Filming Police

New technology has dramatically increased the availability of digital video for law enforcement.  The news is filled with information about the government’s increasing surveillance of the population, through the increased use of cameras in public places, audio equipment to record conversations, and warrantless searches of cell phones.  Police agencies nationwide are even working to acquire “drones” to amplify their surveillance abilities.

As hungry as the government is to use these new technologies to watch and listen to citizens, law enforcement has fought public demands for greater transparency via audio and video technology.  In 2007, the California legislature passed a bill aimed at preventing false confessions (identified as present in 30% of DNA exonerations by the Innocence Project).  It would have required police to record all statements from suspects in cases of violent crimes. Considering the ubiquity of recording devices, one would think this was a simple request. However, law enforcement opposed the bill and Governor Schwarzenegger vetoed the legislation.

Due to pressure from law enforcement, some states prohibit filming police while performing their duties.  It is difficult to see the rationale for such laws, other than protecting officers who engage in wrongdoing.  In California, it is legal to film police, with some caveats.  First, stay out of their way.  If a person taking video is very close to the police, or blocking police in some way, that individual will be charged with interfering with a police officer.  If you are filming an officer and he complains that your actions are interfering with him, just back up and put some space between yourself and the situation (but keep recording because there is probably a reason don’t want you to!).  Second, the recording should be conducted openly.  There are some rather ambiguous “wiretapping” laws that make secret recordings illegal if the party being recorded is unaware. As long as it is obvious and clear to the officer that you are recording, the recording should be considered legal.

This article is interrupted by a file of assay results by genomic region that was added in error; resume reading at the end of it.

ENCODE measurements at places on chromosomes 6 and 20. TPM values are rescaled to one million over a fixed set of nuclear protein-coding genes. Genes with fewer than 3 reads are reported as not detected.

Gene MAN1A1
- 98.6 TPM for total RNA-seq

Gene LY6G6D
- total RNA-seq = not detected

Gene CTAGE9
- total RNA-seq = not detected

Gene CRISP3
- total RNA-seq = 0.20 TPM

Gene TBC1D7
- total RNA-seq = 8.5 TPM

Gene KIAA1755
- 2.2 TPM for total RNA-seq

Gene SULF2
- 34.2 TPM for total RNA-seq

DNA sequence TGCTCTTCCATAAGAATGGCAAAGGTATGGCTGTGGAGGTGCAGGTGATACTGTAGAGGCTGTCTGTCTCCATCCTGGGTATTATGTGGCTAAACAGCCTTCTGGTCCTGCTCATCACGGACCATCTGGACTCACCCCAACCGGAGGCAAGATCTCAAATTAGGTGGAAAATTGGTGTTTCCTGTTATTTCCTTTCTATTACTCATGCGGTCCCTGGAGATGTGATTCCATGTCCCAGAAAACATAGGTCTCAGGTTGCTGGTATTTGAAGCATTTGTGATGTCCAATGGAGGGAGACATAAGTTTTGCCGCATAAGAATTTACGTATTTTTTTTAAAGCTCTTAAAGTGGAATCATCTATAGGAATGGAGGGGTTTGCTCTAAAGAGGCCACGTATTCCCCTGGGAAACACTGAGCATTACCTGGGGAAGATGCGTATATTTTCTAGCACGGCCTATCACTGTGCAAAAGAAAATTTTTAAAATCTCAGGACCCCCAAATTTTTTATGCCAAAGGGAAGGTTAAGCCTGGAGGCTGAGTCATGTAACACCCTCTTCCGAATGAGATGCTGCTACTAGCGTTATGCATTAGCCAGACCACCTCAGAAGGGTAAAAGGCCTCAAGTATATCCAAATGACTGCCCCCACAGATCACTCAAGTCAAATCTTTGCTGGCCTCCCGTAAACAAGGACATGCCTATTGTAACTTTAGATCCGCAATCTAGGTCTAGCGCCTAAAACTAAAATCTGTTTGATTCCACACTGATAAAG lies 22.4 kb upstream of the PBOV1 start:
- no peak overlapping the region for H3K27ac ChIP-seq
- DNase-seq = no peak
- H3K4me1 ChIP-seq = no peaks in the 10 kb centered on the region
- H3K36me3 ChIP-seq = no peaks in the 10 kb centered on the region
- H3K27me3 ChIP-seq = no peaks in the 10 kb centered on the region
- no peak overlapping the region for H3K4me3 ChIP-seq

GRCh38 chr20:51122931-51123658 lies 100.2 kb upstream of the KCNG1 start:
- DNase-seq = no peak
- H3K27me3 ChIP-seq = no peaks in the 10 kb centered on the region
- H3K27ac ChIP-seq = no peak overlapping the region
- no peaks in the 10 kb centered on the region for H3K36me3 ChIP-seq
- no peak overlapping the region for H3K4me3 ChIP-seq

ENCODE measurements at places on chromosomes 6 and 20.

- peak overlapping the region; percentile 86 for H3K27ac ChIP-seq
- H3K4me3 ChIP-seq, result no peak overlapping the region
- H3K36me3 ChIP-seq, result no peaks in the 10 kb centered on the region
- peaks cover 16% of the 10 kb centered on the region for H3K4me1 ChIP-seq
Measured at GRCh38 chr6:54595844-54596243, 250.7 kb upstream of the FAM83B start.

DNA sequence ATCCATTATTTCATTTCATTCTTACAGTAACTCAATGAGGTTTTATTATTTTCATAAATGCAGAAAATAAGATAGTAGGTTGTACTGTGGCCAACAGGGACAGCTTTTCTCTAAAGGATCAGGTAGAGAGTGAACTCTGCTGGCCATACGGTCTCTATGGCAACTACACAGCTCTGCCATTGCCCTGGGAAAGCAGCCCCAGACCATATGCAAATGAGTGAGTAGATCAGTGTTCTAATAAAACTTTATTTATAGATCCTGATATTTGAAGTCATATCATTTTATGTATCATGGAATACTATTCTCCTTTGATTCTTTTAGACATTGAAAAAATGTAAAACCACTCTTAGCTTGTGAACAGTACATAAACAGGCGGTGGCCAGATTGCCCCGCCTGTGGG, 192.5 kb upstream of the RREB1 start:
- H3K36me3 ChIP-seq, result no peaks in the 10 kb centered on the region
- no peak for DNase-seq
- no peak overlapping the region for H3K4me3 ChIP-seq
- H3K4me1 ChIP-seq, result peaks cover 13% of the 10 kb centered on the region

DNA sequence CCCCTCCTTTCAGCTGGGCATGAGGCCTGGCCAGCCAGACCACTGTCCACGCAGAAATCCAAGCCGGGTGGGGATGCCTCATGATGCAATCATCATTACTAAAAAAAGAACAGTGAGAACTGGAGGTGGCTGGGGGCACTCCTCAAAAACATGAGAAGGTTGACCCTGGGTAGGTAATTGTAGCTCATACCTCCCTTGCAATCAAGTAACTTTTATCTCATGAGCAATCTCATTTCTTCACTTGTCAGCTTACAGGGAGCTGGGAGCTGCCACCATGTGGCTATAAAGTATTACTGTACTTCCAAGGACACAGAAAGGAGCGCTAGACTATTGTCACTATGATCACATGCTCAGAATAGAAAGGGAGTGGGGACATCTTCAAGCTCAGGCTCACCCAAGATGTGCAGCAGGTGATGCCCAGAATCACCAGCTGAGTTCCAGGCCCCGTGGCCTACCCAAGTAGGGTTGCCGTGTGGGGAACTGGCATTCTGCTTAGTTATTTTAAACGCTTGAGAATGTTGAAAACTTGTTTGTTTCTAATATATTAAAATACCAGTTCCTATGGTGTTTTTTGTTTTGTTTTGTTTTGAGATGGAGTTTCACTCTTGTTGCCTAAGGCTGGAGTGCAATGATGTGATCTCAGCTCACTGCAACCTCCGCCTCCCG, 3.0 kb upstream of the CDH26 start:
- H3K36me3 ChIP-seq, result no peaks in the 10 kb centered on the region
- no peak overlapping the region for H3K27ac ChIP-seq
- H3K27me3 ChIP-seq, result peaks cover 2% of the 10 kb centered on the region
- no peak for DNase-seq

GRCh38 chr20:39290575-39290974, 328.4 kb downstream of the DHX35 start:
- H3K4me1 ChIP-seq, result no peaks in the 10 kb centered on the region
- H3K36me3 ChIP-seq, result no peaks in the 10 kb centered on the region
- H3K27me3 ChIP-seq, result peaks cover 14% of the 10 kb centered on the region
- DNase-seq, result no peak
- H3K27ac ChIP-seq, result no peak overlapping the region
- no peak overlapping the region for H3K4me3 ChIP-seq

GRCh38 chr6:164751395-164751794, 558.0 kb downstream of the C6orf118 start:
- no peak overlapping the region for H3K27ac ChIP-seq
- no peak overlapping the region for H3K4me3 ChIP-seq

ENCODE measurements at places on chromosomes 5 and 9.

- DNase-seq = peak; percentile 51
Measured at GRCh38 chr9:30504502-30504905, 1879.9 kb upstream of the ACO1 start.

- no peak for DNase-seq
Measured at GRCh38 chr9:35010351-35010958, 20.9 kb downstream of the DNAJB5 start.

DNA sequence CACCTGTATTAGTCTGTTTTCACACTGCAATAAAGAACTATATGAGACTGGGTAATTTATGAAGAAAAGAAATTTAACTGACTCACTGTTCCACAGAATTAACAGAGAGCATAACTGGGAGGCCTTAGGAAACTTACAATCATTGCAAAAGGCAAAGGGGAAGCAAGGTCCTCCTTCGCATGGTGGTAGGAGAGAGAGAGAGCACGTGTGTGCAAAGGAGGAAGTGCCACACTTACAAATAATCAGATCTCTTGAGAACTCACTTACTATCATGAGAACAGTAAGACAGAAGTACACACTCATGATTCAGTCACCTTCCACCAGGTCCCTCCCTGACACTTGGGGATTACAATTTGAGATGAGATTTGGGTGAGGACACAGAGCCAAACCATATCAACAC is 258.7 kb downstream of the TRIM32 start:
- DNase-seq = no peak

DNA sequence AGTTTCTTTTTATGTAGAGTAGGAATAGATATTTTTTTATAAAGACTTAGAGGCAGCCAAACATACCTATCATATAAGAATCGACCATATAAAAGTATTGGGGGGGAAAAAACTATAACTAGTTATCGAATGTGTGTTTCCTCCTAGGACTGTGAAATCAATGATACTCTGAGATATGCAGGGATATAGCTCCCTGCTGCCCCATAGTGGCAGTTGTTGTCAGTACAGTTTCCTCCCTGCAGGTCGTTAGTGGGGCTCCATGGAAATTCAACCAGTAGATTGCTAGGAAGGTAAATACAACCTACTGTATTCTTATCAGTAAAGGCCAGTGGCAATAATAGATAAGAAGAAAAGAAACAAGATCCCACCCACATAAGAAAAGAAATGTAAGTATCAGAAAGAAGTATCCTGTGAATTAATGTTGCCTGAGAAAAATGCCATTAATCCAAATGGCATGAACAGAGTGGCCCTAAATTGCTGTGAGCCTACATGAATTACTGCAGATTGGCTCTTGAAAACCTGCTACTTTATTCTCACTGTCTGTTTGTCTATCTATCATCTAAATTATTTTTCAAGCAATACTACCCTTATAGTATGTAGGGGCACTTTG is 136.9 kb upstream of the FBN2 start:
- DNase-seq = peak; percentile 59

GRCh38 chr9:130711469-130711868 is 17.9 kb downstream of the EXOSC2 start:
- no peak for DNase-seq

The filming of officers is having a positive effect.  Filming by the public and increased use of cameras in patrol vehicles and police stations has exposed thousands of instances of police wrongdoing.  A search for “police brutality” on youtube.com yielded “about 305,000 results”.  There is no doubt that starring in such a video is a career ending move for bad cops nationwide.

From the police perspective, they, too should want video evidence. What better evidence that a confession is not coerced or involuntary than a recording of that statement? And consider if an officer is accused of excessive force or abuse of authority, a video of an incident could save an officer’s career under these circumstances.  A video or audio recording of an entire incident (not just selective recording) usually leaves no question as to what occurred during a confrontation. While we should be wary of over-surveillance of innocent citizens, police and the public alike should support a policy favoring transparency.